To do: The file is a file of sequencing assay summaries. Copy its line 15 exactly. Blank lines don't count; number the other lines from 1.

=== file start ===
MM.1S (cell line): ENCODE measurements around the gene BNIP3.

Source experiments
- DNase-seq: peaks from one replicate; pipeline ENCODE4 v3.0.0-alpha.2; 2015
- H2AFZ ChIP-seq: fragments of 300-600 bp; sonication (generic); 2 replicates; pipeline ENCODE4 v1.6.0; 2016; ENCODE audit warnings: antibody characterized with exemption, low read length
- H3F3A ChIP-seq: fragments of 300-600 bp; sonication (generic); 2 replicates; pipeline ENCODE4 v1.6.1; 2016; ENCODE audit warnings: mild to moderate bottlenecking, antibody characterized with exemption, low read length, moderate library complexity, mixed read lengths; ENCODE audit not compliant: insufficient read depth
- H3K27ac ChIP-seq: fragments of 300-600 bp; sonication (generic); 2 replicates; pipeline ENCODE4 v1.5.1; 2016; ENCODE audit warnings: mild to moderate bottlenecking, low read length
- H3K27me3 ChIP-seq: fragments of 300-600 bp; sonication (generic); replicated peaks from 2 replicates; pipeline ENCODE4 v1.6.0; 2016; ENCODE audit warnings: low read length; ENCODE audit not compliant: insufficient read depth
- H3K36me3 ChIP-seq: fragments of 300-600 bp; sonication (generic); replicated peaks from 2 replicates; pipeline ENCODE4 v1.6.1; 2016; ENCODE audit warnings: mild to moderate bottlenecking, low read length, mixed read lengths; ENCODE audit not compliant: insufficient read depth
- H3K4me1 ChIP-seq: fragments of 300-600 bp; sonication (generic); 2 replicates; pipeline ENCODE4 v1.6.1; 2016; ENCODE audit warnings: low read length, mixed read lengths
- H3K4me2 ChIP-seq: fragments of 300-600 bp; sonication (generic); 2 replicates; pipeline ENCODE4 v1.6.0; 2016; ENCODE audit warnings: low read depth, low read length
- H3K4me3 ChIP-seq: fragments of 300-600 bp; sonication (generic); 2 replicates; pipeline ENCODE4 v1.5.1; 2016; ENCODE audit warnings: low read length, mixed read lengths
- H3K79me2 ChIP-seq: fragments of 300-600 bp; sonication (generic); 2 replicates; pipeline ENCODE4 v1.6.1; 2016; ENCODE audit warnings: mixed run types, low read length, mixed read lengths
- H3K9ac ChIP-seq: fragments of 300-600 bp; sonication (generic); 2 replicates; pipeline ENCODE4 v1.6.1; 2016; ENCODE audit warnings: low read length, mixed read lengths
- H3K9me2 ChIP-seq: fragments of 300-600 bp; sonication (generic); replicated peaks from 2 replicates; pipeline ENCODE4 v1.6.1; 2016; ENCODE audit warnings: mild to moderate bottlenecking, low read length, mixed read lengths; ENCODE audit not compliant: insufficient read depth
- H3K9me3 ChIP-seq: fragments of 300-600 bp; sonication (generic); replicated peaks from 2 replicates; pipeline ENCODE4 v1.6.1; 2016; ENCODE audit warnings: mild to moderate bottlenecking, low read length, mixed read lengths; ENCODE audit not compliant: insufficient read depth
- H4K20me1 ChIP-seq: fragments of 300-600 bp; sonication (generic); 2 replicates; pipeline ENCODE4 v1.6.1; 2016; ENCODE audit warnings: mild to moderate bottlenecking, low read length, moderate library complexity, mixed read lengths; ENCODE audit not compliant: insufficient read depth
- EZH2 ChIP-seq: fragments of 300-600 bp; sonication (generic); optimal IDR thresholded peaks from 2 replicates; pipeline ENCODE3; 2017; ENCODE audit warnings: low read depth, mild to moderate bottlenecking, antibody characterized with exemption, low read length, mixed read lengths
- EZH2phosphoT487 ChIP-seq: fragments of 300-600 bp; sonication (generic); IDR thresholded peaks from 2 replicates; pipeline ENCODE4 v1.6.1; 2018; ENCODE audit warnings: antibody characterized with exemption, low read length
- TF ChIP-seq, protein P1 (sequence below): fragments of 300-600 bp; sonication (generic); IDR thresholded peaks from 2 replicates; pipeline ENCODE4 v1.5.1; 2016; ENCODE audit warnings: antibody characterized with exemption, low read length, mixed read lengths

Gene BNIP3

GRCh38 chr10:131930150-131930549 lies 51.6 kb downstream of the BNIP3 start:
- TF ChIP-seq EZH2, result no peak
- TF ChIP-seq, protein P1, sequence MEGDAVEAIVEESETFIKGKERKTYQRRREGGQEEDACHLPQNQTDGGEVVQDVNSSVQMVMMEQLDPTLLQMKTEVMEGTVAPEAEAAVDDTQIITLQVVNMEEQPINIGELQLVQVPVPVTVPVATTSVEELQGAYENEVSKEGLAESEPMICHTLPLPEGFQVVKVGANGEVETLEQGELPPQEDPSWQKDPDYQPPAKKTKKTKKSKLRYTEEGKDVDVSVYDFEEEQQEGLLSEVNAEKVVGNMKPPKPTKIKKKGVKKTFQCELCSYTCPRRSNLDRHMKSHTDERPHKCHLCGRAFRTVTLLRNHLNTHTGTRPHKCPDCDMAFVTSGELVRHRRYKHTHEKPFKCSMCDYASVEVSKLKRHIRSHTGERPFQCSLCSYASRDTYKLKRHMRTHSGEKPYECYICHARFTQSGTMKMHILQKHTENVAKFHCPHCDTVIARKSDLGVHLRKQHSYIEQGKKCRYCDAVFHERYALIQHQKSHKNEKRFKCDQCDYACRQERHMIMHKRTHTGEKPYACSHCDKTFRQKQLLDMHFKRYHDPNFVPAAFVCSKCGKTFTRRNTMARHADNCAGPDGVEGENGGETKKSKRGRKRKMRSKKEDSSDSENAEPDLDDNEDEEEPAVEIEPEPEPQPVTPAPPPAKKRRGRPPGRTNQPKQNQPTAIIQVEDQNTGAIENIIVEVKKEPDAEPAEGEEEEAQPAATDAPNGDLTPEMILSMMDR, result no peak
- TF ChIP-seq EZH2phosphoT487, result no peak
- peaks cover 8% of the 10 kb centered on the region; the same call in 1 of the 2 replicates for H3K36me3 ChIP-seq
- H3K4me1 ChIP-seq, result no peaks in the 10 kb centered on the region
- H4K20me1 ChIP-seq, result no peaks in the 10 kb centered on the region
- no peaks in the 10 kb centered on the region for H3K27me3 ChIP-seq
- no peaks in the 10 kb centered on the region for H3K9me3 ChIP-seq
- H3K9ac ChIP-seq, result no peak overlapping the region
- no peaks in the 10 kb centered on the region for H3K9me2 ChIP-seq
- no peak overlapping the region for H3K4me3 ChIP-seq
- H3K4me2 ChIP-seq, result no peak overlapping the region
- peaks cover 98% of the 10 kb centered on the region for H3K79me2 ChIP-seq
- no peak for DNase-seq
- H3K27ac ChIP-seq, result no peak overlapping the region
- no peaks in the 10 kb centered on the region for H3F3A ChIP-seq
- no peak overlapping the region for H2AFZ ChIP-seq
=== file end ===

- H3K9me3 ChIP-seq: fragments of 300-600 bp; sonication (generic); replicated peaks from 2 replicates; pipeline ENCODE4 v1.6.1; 2016; ENCODE audit warnings: mild to moderate bottlenecking, low read length, mixed read lengths; ENCODE audit not compliant: insufficient read depth